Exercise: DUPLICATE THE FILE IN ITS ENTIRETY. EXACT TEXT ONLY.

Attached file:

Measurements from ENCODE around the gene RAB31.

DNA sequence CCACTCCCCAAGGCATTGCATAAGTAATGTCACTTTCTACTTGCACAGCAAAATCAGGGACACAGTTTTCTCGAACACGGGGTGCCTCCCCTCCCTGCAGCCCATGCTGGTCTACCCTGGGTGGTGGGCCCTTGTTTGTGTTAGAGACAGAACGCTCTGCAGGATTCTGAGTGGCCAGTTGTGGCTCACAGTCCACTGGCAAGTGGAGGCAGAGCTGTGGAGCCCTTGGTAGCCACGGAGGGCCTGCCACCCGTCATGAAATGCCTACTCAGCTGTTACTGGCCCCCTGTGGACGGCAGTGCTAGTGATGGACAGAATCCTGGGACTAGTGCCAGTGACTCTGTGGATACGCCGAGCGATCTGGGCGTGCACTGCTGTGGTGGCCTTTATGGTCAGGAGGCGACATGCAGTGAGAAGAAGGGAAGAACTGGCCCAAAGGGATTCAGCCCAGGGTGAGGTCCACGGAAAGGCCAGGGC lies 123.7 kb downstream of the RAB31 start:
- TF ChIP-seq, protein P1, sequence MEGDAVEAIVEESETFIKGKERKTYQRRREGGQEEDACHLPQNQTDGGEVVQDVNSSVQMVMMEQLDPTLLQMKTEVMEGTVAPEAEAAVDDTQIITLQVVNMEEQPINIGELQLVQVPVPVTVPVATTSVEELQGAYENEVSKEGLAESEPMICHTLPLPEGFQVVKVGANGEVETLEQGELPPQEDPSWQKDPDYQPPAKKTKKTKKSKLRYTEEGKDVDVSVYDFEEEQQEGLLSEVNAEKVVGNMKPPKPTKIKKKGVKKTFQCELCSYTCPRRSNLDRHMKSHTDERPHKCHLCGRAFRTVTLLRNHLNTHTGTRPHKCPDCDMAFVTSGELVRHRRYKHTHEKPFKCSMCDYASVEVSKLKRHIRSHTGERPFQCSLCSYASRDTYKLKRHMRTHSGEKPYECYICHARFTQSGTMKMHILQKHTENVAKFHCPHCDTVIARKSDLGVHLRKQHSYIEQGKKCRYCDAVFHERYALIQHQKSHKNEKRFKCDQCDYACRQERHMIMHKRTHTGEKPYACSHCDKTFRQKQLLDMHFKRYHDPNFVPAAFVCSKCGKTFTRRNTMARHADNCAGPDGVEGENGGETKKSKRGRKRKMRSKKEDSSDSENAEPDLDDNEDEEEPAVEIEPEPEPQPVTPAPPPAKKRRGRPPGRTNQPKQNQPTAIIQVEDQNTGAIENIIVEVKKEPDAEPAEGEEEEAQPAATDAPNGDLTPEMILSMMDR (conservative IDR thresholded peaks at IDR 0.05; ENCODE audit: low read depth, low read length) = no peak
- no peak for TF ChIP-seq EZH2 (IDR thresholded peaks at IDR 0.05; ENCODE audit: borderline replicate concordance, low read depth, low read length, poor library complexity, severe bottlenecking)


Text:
Measurements from ENCODE around the gene RAB31.

DNA sequence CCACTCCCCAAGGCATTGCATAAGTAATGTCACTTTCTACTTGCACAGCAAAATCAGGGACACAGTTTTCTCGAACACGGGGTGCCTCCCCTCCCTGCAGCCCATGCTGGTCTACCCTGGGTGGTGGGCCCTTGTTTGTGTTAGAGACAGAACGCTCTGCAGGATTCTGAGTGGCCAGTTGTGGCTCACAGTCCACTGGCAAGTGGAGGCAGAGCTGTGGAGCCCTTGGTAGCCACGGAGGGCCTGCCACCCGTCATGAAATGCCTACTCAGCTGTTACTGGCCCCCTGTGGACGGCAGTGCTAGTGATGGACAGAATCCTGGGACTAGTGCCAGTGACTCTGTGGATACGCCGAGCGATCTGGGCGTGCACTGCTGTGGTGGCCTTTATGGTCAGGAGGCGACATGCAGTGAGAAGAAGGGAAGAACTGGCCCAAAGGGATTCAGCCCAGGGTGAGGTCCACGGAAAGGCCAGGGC lies 123.7 kb downstream of the RAB31 start:
- TF ChIP-seq, protein P1, sequence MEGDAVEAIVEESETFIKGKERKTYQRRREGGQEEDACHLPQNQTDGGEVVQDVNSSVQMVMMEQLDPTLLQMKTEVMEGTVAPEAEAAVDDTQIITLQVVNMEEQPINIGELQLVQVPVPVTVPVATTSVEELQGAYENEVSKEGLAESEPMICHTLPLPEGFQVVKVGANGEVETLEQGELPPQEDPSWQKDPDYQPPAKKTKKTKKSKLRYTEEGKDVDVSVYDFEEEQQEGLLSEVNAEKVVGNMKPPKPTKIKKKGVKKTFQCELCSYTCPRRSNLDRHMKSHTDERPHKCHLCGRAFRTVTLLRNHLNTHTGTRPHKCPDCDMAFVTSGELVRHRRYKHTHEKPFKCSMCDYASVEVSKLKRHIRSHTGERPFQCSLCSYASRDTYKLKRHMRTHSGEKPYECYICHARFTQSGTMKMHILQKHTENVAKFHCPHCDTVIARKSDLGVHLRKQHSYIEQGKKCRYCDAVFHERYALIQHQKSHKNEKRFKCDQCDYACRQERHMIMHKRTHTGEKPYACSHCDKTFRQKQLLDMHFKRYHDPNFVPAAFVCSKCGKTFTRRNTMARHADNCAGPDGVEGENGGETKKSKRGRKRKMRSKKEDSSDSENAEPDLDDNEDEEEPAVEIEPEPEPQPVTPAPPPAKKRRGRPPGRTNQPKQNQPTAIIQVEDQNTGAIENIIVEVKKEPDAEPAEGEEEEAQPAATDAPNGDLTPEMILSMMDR (conservative IDR thresholded peaks at IDR 0.05; ENCODE audit: low read depth, low read length) = no peak
- no peak for TF ChIP-seq EZH2 (IDR thresholded peaks at IDR 0.05; ENCODE audit: borderline replicate concordance, low read depth, low read length, poor library complexity, severe bottlenecking)